What you should not do, however, when you're this early in the story, is to even try to dissipate all the tension... there should always be the orchestral equivalent of at least one quivering violin keeping the reader glued even here.

If you grade the tension of your scenes on a scale from 0 to 10 (10 being the most intense), you should always rework or remove any scene with a tension of 0! No tensionless scenes!

On the other hand, your instinct is right. Good tension does need to vary. Usually, the tension builds until a plot point, then it goes down, but never to 0, and further into the story, the tension might not go down to 1, 2, or even 3 either...

The Climactic Moment

The climactic moment (also "climax" below, even though they are, technically different), should be the biggest moment in your story. It should also be the last scene in your story, except for one or two wrap-up scenes (e.g. showing the new normal to drive home the effect of the climactic moment).

It's definitely "go big and go home" that's the way to go here.

This is the final showdown between the protagonistic and antagonistic forces. This is where your hero definitely defeats the villain or vice versa.

It doesn't have to mean either one of them has to die, just that their plans are thwarted indefinitely; armies routed, plots unveiled, bad guys arrested, etc.

If you feel there's tension and issues left after the climactic moment you can change things like:

  • Make the victory/defeat bigger and more permanent
  • Raise the stakes
  • Of course, prolong the conflict and climax

If you have subplots that need wrapping up after the climactic moment, you can either interleave the subplot climax in the main story climax or try to place the subplot climax before the main story climax.

But even here, you might want to leave some tension to bridge over to book "two" or to just make the reader continue thinking about the story after it's told... (Just don't do a cliffhanger ending, not in the climax... the worst you're allowed to do is to hint at future problems in book two in the wrap-up after the climactic moment...)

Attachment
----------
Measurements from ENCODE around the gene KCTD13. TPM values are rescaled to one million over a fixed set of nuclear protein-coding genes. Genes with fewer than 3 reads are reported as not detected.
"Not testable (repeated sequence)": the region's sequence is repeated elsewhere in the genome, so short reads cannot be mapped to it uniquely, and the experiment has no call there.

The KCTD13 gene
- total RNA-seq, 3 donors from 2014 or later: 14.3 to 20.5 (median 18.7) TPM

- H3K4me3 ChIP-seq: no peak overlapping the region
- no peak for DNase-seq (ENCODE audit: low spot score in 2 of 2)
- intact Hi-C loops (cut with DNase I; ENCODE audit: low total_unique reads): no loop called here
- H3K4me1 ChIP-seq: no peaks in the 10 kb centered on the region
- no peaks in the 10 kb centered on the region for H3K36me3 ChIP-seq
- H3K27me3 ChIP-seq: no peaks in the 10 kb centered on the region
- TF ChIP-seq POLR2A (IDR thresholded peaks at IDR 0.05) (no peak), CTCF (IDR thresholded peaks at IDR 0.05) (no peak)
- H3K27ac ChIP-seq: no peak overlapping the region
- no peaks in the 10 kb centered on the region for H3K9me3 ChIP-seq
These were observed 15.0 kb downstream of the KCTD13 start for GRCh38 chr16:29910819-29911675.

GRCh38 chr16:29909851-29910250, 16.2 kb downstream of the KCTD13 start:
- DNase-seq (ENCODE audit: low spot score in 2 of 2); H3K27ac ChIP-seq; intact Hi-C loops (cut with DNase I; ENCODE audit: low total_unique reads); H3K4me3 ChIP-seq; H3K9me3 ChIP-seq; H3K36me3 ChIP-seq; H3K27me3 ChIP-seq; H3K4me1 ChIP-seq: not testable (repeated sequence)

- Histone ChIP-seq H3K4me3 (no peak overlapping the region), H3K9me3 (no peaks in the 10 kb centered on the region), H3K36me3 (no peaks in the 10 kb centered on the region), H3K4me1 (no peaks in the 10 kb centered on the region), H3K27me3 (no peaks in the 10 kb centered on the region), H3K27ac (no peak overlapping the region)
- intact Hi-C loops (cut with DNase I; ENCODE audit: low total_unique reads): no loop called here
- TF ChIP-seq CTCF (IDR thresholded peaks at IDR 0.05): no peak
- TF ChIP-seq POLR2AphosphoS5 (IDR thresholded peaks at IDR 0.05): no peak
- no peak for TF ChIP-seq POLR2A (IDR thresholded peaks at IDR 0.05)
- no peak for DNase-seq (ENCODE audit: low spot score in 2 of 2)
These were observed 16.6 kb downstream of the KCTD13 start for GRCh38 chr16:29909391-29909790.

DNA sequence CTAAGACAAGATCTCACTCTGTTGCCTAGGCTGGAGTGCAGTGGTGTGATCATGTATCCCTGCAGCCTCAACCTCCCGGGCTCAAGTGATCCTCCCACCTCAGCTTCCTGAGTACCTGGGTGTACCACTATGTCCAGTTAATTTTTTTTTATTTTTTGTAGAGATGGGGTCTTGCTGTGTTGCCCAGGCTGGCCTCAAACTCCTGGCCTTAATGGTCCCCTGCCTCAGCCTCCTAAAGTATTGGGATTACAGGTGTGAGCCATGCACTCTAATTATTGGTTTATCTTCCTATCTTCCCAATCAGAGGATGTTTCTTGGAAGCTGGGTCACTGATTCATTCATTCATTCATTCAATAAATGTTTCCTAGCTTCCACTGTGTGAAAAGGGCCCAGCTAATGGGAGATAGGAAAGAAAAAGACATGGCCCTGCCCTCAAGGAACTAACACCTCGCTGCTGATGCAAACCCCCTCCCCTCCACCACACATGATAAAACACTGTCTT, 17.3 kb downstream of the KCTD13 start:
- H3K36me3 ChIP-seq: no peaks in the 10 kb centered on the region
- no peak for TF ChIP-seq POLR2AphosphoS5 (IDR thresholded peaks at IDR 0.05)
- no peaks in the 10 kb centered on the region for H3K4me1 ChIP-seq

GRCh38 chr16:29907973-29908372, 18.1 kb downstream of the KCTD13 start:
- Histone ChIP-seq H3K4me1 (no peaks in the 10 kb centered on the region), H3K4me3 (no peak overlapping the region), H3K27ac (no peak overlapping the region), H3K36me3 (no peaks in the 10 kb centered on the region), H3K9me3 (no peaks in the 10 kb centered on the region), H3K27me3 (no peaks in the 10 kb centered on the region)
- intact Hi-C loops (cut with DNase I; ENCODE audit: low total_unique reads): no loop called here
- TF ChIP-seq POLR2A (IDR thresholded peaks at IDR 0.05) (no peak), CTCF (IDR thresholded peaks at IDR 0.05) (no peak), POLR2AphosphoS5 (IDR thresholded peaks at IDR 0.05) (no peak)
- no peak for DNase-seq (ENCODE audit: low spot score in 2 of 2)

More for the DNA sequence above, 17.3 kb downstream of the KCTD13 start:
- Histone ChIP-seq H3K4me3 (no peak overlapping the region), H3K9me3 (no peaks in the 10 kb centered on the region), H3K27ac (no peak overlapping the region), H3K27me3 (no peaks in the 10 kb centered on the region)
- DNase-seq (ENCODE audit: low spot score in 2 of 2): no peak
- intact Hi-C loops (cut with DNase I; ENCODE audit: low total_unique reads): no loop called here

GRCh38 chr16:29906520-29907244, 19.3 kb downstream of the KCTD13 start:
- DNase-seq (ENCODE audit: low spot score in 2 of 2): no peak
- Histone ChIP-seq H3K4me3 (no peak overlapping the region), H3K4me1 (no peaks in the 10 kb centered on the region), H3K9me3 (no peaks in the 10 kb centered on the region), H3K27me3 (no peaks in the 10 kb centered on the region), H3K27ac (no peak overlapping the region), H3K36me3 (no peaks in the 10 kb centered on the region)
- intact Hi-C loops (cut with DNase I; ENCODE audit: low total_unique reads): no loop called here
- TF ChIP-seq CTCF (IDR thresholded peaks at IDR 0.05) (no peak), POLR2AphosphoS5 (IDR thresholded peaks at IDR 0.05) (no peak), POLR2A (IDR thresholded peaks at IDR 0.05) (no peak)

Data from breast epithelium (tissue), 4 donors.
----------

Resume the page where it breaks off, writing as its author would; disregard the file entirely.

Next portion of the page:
Sequel

For one example of how to do emotional reactions (which may come after at least the very large plot points), you might want to use Dwight Swain's notion of a "Sequel".

In essence, this theory divides the reactive scene/Sequel into three parts:

  • Reaction—this would be a kind of reaction that is so strong the character might not be able to do anything else
  • Dilemma—this is the part where the character ponders their new situation
  • Decision—the result of the "dilemma"-phase is a decision, that will then become the new goal of the character

A lot has been said about the Sequel/Reactive scene/Reaction scene. I might add that I find it helpful to separate it into two types; either it represents a transportation from one scene/time/place to another, or it represents a scene showing a super-strong reaction.

The transport may not even be needed, but if you do need it, keep it short and quick, as few sentences as possible.

The reaction scene, on the other hand, should be written like any scene but the implicit goal of this kind of scene is to react and then figure out a new goal. This scene should be as long as it needs to be.

Also worth adding; of course, your character must react to every stimulus. A golden rule in writing is action followed by reaction, in small, sentence by sentence, as well as larger structures. The reaction type of Sequel is for the large, visceral reactions, for instance, what you would expect from someone having lost a limb.